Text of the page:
So let’s pick up this Christmas gift and take a closer look at it. I’m picking up verse 16 and the first thing I see, the first “side” of the gift, if you will, is:
I. A Great Concern
“For God so loved the world…
Underline the word “loved” there in your Christmas gift. Scholars often point out that the Greek word “love” there is the word, “Agape,” a word usually used in the Scriptures to describe the highest form of love there is. God loves in the highest possible way. He has a love for His creation. He so loved the world, including all the people in the world.
It’s also interesting to note that this love God has is a love that has no beginning in time. God has always loved the world. There was never a time God did not love all the people of the world. That’s kind of interesting because the love human beings have for one another has a beginning. It starts somewhere.
Like the older woman who was staring at this man at a Christmas party, just kept staring at him and smiling at him, making eyes at him. Finally, she came over and said, “I’m sorry for staring at you, but you look just like my fifth husband!” He said, “Your fifth husband?! Well, ma’am. Forgive me for asking, but how many times have you been married?” She said, “Four.”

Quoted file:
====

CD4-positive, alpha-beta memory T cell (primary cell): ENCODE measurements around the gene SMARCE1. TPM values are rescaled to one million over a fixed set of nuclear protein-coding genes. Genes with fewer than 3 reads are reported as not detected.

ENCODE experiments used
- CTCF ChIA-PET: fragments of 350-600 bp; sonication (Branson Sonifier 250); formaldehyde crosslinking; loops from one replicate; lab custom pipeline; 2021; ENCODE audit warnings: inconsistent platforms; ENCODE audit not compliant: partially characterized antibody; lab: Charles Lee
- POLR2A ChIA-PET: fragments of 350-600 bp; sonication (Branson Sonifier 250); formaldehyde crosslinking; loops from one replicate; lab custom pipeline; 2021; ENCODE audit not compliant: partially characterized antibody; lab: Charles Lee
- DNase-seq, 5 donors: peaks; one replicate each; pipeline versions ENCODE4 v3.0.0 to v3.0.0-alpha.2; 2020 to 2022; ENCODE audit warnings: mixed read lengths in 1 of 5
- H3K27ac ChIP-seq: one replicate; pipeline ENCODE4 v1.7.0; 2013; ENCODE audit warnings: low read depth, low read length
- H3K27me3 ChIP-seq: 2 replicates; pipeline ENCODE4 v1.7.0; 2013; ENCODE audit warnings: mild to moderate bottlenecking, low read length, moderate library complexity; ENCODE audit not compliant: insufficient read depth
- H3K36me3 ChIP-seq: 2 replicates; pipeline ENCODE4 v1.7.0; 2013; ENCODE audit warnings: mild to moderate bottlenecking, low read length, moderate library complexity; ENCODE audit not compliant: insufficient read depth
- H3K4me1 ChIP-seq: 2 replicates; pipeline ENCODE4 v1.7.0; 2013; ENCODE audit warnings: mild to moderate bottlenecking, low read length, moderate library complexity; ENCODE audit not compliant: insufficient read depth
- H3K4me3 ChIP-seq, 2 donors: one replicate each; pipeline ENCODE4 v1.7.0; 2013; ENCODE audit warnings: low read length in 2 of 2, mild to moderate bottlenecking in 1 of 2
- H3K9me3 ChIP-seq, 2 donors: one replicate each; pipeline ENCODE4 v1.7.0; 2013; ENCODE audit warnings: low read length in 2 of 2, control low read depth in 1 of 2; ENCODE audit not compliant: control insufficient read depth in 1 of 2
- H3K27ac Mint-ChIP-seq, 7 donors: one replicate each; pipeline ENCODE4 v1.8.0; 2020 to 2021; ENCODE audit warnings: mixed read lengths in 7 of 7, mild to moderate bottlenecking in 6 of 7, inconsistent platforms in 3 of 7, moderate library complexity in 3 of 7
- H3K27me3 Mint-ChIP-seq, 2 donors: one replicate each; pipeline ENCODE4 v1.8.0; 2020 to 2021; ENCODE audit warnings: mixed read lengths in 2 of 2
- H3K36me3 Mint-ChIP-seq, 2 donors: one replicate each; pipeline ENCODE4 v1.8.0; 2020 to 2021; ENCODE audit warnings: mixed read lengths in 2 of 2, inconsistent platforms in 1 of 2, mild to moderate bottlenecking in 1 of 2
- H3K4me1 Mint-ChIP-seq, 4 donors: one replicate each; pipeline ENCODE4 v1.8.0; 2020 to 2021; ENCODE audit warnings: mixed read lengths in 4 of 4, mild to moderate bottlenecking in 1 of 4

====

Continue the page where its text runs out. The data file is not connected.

Our love has a beginning, a starting point in time. We see someone and we begin to love that person. God’s love for the world is eternal. There’s no starting point. There has never been a time that God did not love the world. He has always loved the world. He has always had a great concern for His creation. He has always had a great concern for you. God loves you.
This love is demonstrated to us in what we refer to as Advent. Advent is a Christmas word that means “come.” Advent is God’s coming to us. He comes to us in the person of Jesus of Nazareth.
In the second person of the Trinity, God leaves the glories of heaven and takes-on flesh, that’s what the word “incarnation” means, God takes-on flesh; He takes on humanity so as to join the human nature with His divine nature.